Washington D.C. Marijuana Legalization Causes Republicans To React With Threats, While Democrats Lend Their Support
Marijuana officially becomes legal in the District of Columbia on Thursday, following a voter-approved initiative that easily passed back in November 2014. But whether or not marijuana will stay legal in the district is a whole other issue. As a potential government shutdown hangs over the Potomac River, Congress has decided to interject itself into the battle over weed in Washington D.C. Mayor Muriel Bowser allowed the marijuana legalization law — which permits people to smoke marijuana in their own homes and own up to six plants — to take effect at midnight on Thursday, but not without first being threatened by House Republicans, who claim the mayor is overstepping federal authority.
"If you decide to move forward tomorrow with the legalization of marijuana in the District, you will be doing so in knowing and willful violation of the law," Rep. Jason Chaffetz (R-Utah) wrote in a letter sent to the Washington D.C. mayor. According to the Associated Press, Chaffetz also said in media interviews this week that House Republicans are "serious about this," adding that the penalties for Bowser could be grave.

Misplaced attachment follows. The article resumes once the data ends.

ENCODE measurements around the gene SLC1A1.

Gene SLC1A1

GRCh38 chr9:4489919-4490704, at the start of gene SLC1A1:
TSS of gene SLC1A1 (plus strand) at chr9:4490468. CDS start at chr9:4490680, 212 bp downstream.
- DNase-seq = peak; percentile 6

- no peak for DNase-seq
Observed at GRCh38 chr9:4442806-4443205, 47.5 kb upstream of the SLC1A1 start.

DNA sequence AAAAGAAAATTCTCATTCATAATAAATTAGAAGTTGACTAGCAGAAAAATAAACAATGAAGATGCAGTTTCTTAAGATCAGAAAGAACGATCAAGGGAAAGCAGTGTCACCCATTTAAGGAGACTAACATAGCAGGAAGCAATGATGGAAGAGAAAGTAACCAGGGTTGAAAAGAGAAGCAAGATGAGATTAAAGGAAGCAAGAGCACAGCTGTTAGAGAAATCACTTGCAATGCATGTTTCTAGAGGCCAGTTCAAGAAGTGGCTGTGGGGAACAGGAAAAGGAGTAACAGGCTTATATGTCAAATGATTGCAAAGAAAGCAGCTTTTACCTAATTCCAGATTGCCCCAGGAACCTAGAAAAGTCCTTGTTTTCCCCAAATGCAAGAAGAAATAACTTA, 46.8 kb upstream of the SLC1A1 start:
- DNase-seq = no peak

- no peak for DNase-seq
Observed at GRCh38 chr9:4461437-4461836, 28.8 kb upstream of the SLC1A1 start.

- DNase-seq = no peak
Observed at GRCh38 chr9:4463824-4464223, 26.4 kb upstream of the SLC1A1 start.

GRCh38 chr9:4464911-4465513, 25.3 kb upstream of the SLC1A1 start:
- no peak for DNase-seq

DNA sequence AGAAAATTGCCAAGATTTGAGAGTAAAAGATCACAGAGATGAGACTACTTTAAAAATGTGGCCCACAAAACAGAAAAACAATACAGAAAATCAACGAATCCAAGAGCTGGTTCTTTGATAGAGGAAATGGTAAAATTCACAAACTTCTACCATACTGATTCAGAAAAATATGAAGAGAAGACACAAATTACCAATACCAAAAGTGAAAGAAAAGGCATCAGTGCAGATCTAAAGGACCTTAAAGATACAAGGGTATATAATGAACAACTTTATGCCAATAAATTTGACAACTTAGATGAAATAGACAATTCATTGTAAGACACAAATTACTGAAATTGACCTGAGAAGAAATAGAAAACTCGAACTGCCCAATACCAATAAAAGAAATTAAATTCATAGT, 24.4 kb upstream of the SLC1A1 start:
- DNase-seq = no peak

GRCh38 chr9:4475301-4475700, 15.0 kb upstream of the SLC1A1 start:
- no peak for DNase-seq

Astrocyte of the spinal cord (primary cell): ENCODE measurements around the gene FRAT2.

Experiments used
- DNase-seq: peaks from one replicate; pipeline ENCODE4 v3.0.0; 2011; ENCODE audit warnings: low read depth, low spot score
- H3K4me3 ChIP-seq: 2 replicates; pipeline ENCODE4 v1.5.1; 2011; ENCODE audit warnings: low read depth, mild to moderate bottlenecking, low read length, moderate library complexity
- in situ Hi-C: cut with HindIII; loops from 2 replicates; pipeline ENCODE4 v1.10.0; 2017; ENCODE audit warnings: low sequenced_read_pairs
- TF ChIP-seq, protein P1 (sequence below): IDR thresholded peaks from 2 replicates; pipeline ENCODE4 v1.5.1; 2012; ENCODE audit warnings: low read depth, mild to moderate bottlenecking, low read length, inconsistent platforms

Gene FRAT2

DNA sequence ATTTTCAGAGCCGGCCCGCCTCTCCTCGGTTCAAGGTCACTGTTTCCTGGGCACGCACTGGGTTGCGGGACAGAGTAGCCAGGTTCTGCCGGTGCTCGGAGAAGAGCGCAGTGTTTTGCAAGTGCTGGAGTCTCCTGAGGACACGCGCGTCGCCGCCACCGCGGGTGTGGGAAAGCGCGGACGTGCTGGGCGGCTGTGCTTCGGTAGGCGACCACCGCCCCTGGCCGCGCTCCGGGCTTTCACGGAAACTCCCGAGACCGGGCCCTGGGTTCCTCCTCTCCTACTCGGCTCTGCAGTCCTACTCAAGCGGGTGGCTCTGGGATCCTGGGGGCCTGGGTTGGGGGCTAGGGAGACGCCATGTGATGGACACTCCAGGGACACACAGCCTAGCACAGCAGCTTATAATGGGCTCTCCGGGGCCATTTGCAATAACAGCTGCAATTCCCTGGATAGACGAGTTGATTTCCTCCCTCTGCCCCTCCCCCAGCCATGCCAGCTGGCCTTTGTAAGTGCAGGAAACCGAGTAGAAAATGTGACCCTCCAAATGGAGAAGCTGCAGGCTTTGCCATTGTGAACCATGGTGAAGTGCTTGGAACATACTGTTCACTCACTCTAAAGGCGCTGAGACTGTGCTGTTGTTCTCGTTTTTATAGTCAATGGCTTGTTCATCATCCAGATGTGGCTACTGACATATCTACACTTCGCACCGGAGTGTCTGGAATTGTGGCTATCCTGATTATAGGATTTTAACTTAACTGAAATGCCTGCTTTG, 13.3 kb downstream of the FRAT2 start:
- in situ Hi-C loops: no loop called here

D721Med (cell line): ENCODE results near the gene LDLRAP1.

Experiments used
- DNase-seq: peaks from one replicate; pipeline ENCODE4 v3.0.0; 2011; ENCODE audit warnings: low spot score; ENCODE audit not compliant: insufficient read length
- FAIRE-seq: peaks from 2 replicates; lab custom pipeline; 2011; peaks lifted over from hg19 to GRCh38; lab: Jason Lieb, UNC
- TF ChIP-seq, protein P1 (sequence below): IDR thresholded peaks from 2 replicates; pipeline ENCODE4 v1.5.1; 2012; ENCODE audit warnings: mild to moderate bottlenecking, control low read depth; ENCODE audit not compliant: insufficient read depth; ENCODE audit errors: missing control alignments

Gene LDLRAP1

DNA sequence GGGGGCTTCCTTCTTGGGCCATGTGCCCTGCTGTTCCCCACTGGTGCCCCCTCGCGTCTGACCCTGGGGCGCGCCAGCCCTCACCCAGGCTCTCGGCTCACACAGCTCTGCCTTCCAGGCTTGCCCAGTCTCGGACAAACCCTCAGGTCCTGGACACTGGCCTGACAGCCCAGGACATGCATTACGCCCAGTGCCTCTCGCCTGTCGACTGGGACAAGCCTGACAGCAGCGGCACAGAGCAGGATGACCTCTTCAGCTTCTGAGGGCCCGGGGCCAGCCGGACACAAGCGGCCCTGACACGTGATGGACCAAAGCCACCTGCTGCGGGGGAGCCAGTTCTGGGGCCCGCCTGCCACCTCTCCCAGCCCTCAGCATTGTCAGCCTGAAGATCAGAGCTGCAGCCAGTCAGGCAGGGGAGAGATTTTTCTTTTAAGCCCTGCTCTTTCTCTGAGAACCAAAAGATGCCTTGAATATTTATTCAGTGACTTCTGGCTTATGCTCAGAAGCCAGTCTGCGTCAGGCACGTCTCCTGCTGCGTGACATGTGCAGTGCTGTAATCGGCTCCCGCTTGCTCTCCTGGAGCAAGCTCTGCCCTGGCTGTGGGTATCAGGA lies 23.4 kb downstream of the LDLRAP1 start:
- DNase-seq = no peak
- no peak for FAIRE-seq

Chaffetz is hardly the only politician distraught over Washington's marijuana legalization. Rep. Mark Meadows (R-N.C.) signed the joint letter to Bowser, while Rep. Andy Harris (R-Md.), who opposes legalized marijuana in his own state of Maryland and has fought to block the initiative in D.C., reiterated his stance on Tuesday, via The Washington Post:
The reactions to Washington D.C.'s weed legalization seem to be split down party lines, with Democrats in the House coming out in support of Bowser and the D.C. residents who overwhelmingly voted in favor of the measure. Rep. Elijah Cummings (D-Md.), who's on the House Oversight and Government Reform Committee along with Chaffetz and Meadows, simply told The Post: "I’ve always believed that D.C. is not treated right."
Cummings and three other House Democrats, Rep. John Conyers (D-Mich.), Rep. Nita Lowey (D-N.Y.), and Rep. José E. Serrano (D-N.Y.) also released this statement on Tuesday backing the D.C. marijuana initiative:
Meanwhile, House Minority Leader Nancy Pelosi (D-Calif.) called out her Republican colleagues in a statement for threatening legal action against the Washington mayor over a little bit of weed:
Democratic Whip Rep. Steny Hoyer also showed his support for the people of D.C.
Of course, no one was more excited this week than D.C. politicians, who backed Bowser and pressed forward in their battle over two ounces of legalized marijuana. Bowser, too, was unfazed on Wednesday, telling reporters that she wouldn't back down because she had other things to do in her city besides getting arrested.